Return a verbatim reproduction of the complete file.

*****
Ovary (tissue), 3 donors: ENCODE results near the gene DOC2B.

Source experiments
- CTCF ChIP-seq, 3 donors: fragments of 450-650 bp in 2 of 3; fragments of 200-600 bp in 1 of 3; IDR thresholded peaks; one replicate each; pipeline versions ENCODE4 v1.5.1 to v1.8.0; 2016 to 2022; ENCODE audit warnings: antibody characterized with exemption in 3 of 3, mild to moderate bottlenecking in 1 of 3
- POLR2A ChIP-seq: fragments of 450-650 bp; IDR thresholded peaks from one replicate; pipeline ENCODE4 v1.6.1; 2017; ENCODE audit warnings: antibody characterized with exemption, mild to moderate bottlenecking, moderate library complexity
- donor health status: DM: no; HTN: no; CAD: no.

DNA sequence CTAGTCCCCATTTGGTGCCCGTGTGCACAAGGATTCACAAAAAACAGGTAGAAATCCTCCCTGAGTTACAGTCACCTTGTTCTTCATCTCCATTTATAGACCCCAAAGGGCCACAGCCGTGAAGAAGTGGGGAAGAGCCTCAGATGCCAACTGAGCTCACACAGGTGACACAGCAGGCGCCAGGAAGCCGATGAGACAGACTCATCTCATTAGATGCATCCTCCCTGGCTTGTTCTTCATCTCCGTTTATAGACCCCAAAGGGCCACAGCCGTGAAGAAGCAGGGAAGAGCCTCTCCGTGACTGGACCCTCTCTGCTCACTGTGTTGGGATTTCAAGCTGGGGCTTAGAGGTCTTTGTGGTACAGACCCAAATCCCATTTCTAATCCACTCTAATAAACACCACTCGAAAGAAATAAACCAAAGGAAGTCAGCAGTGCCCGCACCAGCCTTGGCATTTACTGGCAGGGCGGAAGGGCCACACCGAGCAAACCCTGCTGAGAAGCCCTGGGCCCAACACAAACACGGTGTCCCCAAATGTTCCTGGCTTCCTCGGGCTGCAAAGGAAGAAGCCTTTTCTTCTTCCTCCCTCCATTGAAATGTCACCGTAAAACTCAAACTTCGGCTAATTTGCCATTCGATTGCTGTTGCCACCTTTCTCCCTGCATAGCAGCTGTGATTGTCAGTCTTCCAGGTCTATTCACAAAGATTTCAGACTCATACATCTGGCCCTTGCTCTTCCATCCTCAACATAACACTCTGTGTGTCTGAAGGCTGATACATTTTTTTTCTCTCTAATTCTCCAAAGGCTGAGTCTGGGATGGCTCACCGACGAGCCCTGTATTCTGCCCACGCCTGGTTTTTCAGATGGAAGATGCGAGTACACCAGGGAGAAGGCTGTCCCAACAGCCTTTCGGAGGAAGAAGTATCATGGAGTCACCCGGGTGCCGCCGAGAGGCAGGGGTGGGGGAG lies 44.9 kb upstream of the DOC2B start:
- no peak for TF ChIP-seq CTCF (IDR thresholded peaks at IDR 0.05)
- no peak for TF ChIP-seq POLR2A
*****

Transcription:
Ovary (tissue), 3 donors: ENCODE results near the gene DOC2B.

Source experiments
- CTCF ChIP-seq, 3 donors: fragments of 450-650 bp in 2 of 3; fragments of 200-600 bp in 1 of 3; IDR thresholded peaks; one replicate each; pipeline versions ENCODE4 v1.5.1 to v1.8.0; 2016 to 2022; ENCODE audit warnings: antibody characterized with exemption in 3 of 3, mild to moderate bottlenecking in 1 of 3
- POLR2A ChIP-seq: fragments of 450-650 bp; IDR thresholded peaks from one replicate; pipeline ENCODE4 v1.6.1; 2017; ENCODE audit warnings: antibody characterized with exemption, mild to moderate bottlenecking, moderate library complexity
- donor health status: DM: no; HTN: no; CAD: no.

DNA sequence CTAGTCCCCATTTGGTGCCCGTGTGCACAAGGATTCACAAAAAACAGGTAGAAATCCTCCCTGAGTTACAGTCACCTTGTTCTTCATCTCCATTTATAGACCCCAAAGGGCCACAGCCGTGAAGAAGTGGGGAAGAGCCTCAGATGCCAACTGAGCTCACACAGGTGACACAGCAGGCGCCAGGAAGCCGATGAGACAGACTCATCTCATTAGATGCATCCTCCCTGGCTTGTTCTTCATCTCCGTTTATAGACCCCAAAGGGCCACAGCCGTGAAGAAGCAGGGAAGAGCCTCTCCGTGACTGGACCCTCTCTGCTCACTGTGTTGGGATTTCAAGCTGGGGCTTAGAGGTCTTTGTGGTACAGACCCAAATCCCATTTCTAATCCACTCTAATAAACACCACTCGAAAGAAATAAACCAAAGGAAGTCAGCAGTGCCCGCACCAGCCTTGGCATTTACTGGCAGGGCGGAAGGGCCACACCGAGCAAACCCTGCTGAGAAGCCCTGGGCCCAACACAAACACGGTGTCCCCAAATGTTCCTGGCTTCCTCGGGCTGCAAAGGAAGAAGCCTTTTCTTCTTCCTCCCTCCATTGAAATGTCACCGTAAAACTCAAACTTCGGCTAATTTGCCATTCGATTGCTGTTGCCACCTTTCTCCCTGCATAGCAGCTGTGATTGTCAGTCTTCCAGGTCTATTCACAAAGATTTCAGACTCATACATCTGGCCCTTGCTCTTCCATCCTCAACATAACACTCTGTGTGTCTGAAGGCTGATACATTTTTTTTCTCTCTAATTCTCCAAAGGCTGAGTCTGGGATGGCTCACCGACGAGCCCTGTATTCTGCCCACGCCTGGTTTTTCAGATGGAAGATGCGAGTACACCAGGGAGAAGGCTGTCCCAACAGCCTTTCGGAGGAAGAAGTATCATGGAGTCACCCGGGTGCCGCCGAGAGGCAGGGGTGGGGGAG lies 44.9 kb upstream of the DOC2B start:
- no peak for TF ChIP-seq CTCF (IDR thresholded peaks at IDR 0.05)
- no peak for TF ChIP-seq POLR2A